This method involves printing your designs first on printing papers. These papers have particular compositions that enable them to receive ink from printed graphics and transfer the images and text to the fabric.
There are three forms of heat transfer printing; sublimation printing, t-shirt or thermal transfer printing, and DTF printing.
A significant difference among these printing techniques is the different transfer papers/films they require. Let’s analyze these papers/films one after the other.
Sublimation Transfer Paper
In sublimation printing, the dye ink transforms directly from its solid form to gas. This phenomenon occurs when you apply heat to a special sublimation transfer paper.
The ink bond with the fabric material while its particles are in the gaseous form. Then, the ink solidifies (through cooling) to form the respective designs.
Application on Different Materials
Due to the unique nature of the sublimation ink, sublimation printing produces brilliant results on polyester fabrics.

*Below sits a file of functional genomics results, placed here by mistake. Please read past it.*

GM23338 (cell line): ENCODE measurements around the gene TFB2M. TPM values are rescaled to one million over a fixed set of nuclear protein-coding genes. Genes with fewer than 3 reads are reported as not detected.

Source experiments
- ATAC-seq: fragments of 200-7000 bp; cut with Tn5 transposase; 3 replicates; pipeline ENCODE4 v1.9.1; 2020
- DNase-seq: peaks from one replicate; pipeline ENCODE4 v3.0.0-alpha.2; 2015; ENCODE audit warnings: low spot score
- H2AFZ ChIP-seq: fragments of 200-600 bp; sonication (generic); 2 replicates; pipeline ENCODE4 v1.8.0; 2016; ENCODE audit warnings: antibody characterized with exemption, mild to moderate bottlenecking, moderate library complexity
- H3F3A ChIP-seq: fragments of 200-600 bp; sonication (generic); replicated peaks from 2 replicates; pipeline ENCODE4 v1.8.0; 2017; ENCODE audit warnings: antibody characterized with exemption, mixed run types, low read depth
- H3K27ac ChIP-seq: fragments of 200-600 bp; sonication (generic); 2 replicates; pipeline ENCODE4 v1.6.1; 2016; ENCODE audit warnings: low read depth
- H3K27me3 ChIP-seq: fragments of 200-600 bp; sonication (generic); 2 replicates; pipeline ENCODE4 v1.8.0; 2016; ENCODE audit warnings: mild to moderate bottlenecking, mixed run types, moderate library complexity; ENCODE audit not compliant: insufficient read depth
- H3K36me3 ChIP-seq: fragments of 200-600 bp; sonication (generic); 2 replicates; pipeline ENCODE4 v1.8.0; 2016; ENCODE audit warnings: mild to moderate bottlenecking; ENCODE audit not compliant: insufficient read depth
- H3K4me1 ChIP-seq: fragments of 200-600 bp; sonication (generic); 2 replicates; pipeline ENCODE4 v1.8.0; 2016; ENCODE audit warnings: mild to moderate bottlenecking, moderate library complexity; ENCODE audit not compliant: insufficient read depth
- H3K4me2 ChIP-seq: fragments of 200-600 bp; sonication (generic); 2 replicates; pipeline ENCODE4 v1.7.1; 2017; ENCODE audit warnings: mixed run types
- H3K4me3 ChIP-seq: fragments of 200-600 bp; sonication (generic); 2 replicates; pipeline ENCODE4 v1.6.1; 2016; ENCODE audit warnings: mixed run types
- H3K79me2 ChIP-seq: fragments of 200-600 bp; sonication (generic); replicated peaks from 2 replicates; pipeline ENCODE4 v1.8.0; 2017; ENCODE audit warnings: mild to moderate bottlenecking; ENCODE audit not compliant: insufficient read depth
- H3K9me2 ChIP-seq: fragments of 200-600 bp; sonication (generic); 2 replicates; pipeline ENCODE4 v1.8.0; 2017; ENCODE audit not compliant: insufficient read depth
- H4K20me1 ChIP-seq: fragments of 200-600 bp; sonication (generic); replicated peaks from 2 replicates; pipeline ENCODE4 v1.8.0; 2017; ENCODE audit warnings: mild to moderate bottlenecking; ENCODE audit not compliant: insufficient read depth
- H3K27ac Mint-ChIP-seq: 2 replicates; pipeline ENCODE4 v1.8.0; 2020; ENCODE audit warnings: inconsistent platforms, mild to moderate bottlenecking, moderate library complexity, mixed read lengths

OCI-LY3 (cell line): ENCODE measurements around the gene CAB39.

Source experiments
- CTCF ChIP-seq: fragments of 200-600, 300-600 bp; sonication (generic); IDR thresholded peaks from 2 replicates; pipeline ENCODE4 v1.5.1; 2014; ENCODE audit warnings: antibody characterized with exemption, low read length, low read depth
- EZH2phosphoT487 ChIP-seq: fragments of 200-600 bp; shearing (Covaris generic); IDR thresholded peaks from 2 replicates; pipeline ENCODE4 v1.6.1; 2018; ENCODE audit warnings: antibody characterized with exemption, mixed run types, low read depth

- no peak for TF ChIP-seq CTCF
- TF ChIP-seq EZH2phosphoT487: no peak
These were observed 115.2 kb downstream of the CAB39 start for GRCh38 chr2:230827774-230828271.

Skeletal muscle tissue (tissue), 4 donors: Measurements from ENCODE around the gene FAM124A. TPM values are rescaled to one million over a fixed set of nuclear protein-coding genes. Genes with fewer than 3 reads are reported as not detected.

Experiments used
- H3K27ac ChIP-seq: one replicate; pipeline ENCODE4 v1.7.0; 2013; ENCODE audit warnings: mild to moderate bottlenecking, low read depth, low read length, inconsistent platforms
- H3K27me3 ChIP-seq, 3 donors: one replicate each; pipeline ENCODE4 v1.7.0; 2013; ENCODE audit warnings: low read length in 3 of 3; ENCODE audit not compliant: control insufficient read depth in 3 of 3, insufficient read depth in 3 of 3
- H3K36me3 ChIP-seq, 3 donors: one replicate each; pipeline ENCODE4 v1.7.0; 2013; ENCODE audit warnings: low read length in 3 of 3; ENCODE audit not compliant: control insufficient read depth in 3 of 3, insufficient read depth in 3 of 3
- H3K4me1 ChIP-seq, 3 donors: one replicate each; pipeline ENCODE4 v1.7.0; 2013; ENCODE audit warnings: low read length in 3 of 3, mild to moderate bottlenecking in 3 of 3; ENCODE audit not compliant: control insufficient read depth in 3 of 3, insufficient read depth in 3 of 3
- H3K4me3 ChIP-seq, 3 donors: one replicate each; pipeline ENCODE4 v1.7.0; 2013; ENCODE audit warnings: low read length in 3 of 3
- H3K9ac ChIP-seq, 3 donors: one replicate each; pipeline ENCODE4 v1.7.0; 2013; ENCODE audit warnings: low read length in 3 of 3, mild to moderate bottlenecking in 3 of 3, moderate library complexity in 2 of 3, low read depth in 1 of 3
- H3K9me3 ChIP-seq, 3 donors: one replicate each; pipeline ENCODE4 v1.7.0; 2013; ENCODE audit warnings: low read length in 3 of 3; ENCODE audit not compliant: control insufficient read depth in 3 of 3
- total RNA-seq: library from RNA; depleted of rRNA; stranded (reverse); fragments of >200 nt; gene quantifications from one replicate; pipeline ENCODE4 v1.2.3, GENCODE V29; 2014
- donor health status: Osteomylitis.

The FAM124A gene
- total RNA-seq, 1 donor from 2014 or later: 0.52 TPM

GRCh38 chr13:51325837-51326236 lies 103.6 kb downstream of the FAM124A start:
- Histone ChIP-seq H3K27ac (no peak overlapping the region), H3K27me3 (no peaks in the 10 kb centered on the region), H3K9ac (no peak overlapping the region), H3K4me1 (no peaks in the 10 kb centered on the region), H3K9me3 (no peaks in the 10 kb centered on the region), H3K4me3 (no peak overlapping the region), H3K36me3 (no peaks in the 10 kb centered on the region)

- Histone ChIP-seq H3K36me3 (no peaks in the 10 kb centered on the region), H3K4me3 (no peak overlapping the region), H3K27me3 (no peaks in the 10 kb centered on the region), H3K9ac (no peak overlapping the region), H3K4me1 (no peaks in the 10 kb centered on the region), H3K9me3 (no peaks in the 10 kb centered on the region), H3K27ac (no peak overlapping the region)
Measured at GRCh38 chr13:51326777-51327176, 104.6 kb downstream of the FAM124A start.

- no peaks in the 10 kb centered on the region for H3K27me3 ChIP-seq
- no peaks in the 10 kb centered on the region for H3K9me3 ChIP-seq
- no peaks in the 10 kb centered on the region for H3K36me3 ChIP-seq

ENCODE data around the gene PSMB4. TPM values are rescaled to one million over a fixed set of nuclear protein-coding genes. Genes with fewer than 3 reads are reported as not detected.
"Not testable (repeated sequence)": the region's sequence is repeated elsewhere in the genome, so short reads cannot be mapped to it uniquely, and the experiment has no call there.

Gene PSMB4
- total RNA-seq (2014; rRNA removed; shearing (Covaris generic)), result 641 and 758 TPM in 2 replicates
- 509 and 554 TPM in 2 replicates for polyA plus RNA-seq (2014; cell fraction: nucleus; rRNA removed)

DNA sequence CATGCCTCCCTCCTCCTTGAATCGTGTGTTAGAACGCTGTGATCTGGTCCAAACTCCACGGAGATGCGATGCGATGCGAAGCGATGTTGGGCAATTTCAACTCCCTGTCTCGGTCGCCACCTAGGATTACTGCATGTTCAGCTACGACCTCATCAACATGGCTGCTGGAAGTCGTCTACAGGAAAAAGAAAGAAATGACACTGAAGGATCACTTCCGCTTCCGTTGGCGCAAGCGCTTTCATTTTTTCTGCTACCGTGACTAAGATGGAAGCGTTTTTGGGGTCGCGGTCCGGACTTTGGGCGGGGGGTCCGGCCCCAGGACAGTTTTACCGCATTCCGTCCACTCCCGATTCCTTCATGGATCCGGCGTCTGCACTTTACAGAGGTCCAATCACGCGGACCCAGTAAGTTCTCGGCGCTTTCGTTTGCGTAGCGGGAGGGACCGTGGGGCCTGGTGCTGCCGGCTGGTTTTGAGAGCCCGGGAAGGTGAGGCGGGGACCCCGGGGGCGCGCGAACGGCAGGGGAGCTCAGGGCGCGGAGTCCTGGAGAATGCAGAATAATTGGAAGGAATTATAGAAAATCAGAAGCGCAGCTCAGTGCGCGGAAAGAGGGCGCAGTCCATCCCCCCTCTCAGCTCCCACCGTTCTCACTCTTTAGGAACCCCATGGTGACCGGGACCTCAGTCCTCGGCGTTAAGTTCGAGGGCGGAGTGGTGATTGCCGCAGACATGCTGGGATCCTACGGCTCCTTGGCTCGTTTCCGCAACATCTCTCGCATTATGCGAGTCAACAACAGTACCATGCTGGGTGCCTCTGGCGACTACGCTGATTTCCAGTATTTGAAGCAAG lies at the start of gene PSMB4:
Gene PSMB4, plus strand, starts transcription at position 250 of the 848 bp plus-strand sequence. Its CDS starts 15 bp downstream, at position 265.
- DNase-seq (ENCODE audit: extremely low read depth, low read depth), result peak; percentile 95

But, it does work well on pure cotton (fabrics with 100 percent cotton content). However, you can apply it on cotton materials with over 30 percent polyester fabric content.
So, how do you use sublimation transfer paper?
You print your graphics on a sublimation transfer paper in a mirrored form. That is, inverting the images and texts to appear in reverse.
Then, place the paper on the material, and apply heat of about 230 °C with a thermal transfer press. At this temperature, the dyes readily sublimate and attach to the material fibers of the cloth.
This process should take 30 to 60 seconds for optimal results.
Sublimation paper only has an ink absorption layer overlying the base paper. Thus, it is inexpensive to produce with this simple material composition.
After printing, the design on the fabric is unnoticeable to the touch. So, it’s less likely to scratch or fade away.
In addition, sublimation transfer paper works brilliantly with white or light-colored fabrics. The paper is also user-friendly and comes with helpful instructions. So, it’s easy to work with, whether you’re a beginner or an expert.
One drawback with sublimation paper is the special dye sublimation ink it requires. This unique ink costs more than regular printing ink.
The sublimation process only works when you print on polyester or polyester mix fabrics.